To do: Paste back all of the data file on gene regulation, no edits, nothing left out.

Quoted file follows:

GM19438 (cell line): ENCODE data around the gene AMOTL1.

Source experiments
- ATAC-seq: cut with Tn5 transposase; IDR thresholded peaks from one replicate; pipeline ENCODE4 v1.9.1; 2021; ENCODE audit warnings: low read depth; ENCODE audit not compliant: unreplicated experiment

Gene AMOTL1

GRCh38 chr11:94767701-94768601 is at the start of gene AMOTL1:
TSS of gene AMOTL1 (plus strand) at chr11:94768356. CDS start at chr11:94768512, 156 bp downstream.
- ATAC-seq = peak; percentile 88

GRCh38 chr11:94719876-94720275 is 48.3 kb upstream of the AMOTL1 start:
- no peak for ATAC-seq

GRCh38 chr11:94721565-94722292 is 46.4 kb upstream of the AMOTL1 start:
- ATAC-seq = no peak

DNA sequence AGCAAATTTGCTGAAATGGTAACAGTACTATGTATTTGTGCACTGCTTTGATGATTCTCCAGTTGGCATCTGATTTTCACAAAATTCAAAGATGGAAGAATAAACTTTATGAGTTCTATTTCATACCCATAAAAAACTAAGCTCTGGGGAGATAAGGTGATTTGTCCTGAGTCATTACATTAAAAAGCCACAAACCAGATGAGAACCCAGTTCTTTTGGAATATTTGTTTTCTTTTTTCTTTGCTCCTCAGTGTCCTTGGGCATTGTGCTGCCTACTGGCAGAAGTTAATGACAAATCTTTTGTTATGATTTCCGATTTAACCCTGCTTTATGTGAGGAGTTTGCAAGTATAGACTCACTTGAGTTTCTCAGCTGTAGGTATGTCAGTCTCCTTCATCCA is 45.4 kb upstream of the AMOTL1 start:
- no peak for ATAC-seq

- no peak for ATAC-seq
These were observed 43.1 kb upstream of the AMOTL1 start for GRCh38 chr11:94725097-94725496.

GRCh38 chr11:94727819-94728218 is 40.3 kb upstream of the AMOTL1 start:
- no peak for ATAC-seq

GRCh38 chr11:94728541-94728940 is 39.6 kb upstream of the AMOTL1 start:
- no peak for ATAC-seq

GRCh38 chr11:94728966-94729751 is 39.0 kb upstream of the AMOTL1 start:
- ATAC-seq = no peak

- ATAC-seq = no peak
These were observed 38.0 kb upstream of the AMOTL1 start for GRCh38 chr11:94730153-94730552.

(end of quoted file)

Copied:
GM19438 (cell line): ENCODE data around the gene AMOTL1.

Source experiments
- ATAC-seq: cut with Tn5 transposase; IDR thresholded peaks from one replicate; pipeline ENCODE4 v1.9.1; 2021; ENCODE audit warnings: low read depth; ENCODE audit not compliant: unreplicated experiment

Gene AMOTL1

GRCh38 chr11:94767701-94768601 is at the start of gene AMOTL1:
TSS of gene AMOTL1 (plus strand) at chr11:94768356. CDS start at chr11:94768512, 156 bp downstream.
- ATAC-seq = peak; percentile 88

GRCh38 chr11:94719876-94720275 is 48.3 kb upstream of the AMOTL1 start:
- no peak for ATAC-seq

GRCh38 chr11:94721565-94722292 is 46.4 kb upstream of the AMOTL1 start:
- ATAC-seq = no peak

DNA sequence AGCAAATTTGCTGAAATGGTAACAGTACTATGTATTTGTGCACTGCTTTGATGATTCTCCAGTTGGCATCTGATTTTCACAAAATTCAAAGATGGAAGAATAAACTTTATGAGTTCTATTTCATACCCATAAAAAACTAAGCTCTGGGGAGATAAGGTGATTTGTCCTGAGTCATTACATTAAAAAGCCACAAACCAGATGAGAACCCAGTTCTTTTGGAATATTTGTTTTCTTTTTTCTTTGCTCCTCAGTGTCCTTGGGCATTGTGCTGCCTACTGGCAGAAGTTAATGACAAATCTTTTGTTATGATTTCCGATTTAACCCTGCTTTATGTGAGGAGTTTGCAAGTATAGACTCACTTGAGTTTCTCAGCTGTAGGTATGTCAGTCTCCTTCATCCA is 45.4 kb upstream of the AMOTL1 start:
- no peak for ATAC-seq

- no peak for ATAC-seq
These were observed 43.1 kb upstream of the AMOTL1 start for GRCh38 chr11:94725097-94725496.

GRCh38 chr11:94727819-94728218 is 40.3 kb upstream of the AMOTL1 start:
- no peak for ATAC-seq

GRCh38 chr11:94728541-94728940 is 39.6 kb upstream of the AMOTL1 start:
- no peak for ATAC-seq

GRCh38 chr11:94728966-94729751 is 39.0 kb upstream of the AMOTL1 start:
- ATAC-seq = no peak

- ATAC-seq = no peak
These were observed 38.0 kb upstream of the AMOTL1 start for GRCh38 chr11:94730153-94730552.